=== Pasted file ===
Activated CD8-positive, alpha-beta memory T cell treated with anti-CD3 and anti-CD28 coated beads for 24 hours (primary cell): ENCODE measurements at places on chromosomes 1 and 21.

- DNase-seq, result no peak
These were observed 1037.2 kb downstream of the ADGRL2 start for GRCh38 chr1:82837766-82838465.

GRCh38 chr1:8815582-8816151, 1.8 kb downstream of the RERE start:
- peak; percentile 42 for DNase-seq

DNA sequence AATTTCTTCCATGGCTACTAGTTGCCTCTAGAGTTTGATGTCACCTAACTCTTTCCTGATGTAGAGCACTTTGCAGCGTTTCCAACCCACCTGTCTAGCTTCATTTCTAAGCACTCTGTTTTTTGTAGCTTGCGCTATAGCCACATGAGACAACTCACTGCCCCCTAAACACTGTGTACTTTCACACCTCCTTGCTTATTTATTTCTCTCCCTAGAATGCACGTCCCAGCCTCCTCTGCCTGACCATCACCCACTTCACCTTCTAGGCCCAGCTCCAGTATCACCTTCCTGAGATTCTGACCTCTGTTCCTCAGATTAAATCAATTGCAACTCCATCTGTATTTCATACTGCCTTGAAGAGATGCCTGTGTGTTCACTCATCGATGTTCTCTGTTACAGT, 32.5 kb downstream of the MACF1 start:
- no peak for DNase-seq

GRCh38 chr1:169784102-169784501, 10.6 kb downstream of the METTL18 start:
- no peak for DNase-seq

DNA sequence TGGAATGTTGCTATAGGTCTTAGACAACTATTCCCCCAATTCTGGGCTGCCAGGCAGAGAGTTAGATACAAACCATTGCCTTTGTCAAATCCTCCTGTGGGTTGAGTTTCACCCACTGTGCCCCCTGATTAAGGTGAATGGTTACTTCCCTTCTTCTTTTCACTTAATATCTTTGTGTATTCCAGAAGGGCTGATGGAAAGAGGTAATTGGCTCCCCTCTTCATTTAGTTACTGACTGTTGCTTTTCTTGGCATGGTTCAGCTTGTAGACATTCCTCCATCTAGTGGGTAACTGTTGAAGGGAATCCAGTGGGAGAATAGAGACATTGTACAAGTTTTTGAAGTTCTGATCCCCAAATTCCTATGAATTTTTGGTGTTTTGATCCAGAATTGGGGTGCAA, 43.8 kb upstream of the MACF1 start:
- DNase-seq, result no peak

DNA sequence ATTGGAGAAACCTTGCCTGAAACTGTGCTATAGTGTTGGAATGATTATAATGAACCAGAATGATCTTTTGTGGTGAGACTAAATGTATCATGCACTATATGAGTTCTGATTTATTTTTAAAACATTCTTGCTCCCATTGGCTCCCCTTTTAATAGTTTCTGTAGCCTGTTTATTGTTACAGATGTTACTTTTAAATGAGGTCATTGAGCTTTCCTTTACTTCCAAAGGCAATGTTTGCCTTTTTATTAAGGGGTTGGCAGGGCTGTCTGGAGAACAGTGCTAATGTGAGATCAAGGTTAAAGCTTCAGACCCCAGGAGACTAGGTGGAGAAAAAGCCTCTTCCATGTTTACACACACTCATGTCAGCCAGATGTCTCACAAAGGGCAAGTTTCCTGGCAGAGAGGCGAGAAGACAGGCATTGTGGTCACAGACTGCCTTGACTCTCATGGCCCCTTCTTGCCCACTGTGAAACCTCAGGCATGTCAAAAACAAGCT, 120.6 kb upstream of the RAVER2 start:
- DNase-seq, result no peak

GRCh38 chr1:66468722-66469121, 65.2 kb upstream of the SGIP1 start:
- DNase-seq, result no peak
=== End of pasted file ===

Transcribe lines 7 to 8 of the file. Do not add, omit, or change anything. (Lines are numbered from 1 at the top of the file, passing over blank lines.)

- no peak for DNase-seq

GRCh38 chr1:169784102-169784501, 10.6 kb downstream of the METTL18 start: